Artists discuss new hybrid gallery exhibit, speak about creative process
Carmen Feucht | Friday, February 19, 2021
Author Philip Matthews and photographer David Johnson hosted a virtual discussion for the Saint Mary’s community to showcase their new collaborative exhibition “Wig Heavier Than a Boot” in the Moreau Center Art Galleries.
During the panel moderated by associate professor of art Ian Weaver, Johnson and Matthews shared their experiences about working on the project.
Johnson first met Matthews in August of 2014 at FLOAT, an artist workshop featuring writers, artists, activists and cultural workers, and led by the group Radical Intention.
“During this workshop … we would spend time doing activities that would allow for listening techniques and consensus building practices in group working,” Johnson said.
The workshop included a variety of activities for the artists, Johnson said.
“We would wake up in the morning and share our dreams [and] we would do warm up activities and group yoga sessions to come together,” he said.
Johnson and Matthews decided to collaboratively work on “Wig Heavier Than a Boot” during the workshop.
“One of our activities that we would go through during FLOAT was around a campfire sharing our practices,” Johnson said. “One night Philip was discussing his new creative poetry practice which involved this persona, a drag character named Petal. As Phil was explaining how he developed this new strategy for writing a new poem, I was really intrigued and interested in what it would be to work with an author who is developing this character to find a new way of working and a new way of writing. It was at this fire that I had asked Philip if he was interested in working with another photographer.”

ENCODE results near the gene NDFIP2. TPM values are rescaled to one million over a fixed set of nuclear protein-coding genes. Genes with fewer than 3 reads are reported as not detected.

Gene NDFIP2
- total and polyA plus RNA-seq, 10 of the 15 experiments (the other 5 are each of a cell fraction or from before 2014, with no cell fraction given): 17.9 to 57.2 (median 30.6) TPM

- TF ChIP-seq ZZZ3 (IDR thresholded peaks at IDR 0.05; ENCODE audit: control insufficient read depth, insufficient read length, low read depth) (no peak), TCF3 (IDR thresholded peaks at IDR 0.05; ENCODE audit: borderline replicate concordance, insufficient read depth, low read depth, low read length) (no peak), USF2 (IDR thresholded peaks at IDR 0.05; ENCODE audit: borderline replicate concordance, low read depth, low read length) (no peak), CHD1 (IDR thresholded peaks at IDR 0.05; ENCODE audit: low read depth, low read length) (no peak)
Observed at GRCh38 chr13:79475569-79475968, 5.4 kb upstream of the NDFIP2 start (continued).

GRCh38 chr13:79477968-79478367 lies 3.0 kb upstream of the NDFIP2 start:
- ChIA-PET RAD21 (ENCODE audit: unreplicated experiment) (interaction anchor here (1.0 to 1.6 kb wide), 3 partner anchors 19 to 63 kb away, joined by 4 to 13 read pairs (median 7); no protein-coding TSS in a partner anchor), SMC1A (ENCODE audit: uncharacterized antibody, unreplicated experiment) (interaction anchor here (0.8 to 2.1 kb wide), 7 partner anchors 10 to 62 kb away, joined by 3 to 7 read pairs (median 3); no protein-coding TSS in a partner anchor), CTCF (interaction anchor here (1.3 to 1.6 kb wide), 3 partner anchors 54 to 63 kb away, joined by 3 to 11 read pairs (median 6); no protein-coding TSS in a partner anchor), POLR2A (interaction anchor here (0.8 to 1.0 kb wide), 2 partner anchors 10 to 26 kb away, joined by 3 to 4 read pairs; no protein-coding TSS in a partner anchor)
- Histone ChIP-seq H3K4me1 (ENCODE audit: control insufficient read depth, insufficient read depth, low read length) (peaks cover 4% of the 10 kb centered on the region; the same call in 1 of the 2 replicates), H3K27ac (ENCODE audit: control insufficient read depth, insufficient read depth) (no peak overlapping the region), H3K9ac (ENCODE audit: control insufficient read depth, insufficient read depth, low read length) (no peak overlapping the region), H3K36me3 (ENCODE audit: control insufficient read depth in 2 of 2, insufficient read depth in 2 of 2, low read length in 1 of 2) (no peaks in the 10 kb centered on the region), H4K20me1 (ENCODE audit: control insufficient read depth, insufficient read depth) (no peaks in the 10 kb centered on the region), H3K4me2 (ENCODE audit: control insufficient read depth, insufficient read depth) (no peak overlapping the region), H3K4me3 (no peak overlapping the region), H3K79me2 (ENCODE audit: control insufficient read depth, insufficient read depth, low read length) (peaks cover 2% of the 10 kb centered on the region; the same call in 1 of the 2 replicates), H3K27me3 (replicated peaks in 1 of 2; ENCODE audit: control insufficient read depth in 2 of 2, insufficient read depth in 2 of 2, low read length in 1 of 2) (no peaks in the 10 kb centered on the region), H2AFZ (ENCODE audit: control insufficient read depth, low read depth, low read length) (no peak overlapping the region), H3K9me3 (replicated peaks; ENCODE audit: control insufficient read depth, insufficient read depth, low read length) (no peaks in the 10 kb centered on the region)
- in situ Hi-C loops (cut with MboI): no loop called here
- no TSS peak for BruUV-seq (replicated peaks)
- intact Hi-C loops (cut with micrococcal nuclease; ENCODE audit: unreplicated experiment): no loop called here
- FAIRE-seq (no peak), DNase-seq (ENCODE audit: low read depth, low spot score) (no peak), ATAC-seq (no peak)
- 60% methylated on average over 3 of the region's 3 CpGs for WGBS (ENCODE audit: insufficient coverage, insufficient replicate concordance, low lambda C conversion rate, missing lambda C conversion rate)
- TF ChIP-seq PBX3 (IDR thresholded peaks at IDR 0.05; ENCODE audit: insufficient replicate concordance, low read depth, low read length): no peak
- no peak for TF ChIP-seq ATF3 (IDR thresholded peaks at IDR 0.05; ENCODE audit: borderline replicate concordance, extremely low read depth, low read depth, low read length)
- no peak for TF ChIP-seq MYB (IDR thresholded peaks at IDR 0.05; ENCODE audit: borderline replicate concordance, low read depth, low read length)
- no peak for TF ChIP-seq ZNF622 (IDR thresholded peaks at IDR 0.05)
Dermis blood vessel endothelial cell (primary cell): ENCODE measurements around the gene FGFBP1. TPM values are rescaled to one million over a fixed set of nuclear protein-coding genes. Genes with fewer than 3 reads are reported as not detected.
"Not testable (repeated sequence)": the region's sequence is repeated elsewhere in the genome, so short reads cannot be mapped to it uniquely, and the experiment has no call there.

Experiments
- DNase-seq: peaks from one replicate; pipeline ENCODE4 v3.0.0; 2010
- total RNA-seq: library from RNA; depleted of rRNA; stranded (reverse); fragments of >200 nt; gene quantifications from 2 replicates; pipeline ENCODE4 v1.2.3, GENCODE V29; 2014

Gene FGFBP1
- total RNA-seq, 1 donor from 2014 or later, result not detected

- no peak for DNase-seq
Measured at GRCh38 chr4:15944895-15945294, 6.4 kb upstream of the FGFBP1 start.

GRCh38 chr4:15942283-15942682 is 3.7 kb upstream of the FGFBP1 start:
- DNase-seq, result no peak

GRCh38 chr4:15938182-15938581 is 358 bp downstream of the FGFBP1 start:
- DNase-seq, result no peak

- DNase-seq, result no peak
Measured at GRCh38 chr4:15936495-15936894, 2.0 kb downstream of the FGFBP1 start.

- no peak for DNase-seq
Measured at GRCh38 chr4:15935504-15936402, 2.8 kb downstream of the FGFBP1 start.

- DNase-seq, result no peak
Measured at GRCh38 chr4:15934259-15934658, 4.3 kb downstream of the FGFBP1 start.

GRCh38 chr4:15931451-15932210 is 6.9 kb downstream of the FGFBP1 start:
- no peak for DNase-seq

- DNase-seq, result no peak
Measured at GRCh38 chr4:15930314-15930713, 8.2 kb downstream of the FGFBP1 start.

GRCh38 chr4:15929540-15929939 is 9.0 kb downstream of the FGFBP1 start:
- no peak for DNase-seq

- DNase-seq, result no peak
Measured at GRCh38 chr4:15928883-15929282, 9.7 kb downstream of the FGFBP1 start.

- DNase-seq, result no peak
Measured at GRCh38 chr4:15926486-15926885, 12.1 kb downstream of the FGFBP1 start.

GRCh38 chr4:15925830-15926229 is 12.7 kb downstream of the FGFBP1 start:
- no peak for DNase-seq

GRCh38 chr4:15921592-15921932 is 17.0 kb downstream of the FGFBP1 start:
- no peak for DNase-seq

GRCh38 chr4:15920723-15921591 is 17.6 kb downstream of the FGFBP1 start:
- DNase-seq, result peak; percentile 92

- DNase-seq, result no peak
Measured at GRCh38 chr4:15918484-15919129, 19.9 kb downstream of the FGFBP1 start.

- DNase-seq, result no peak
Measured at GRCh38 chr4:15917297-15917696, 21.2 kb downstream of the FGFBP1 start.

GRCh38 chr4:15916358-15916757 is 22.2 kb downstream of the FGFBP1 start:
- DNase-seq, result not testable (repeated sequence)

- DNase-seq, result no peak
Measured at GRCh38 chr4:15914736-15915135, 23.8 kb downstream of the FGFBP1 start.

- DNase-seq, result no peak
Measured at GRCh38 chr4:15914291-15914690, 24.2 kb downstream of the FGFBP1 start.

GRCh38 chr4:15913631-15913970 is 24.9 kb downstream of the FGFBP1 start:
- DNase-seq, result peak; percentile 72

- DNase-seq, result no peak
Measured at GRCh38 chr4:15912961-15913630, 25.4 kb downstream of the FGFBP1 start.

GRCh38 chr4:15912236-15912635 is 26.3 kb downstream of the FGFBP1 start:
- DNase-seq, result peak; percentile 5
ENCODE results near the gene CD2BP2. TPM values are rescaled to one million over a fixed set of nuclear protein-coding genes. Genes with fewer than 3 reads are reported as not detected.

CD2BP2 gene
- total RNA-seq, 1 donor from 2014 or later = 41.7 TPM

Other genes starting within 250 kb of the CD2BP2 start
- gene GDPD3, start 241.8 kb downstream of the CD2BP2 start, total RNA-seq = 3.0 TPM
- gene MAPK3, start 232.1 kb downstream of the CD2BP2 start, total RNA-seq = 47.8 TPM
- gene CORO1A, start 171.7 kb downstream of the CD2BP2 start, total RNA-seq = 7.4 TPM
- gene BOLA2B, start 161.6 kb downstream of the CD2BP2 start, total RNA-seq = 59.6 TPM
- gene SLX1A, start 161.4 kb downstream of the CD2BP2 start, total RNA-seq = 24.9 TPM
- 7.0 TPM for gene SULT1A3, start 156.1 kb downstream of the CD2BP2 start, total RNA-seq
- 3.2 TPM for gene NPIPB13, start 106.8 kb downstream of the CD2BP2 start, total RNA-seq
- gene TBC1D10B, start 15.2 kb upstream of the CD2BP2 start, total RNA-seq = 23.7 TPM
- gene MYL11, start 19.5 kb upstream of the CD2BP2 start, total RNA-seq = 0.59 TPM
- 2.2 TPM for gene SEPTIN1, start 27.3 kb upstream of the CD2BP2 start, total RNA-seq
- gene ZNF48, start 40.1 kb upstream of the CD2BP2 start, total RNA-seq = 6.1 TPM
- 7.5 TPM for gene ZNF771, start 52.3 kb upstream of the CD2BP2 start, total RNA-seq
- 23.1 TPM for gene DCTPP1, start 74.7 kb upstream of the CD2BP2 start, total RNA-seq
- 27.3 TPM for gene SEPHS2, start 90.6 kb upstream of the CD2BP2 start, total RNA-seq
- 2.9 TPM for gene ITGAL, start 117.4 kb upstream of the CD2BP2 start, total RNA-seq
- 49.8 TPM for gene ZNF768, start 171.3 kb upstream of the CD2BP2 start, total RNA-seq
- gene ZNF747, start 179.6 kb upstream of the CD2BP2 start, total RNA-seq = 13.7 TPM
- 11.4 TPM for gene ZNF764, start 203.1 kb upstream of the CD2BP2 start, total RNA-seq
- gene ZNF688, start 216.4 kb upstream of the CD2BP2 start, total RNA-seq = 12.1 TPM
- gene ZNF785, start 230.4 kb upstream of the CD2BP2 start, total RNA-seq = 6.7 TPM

At the time, Matthews said he was struggling to develop the specific details of Petal’s persona, and noted his enthusiasm in finding a partner to explore the character.
“When David asked if I would be interested in a collaboration I was like, ‘Of course,’” Matthews said. “‘You know, right place, right time, right people — you’re exactly the person that I need to collaborate with in order to answer this question for myself.’”
Johnson emphasized the importance of collaboration and building his relationship with Matthews.
“Philip and I lived in the same neighborhood and for six to seven months,” he said. “We would have brunch together just to talk about what this budget could be and what it would mean.”
After creating their first collaborative piece of work, the two artists came to a conclusion about the project.
“After making this specific photograph, we realized that this project called for a much more introspective look,” Johnson said. “That it was not so much about Petal presiding over a party atmosphere but more of understanding who Philip was, who Petal was and who I as a photographer was.”
Matthews shared one of his favorite pieces from the exhibit, an image from the first time that Petal was photographed.
“I love this photograph because it really speaks to this idea of two speakers or two identities in one body,” Matthews said. “This idea of the shadow being refracted off of my physical body hiding behind the sheet and it also plays to this idea of which one of us is about to step forward.”
In total, the project brings together 26 of Matthews’s poems and 34 of Johnson’s photographs. All of the pieces explore the relationships between the speaker Matthews, the persona Petal and the invited observer Johnson.
“I think that the photographs provide one record and the poems provide another and it’s not like one is more important than the other,” Matthews said. “They are equal.”
The exhibit will be open for viewing until March 11.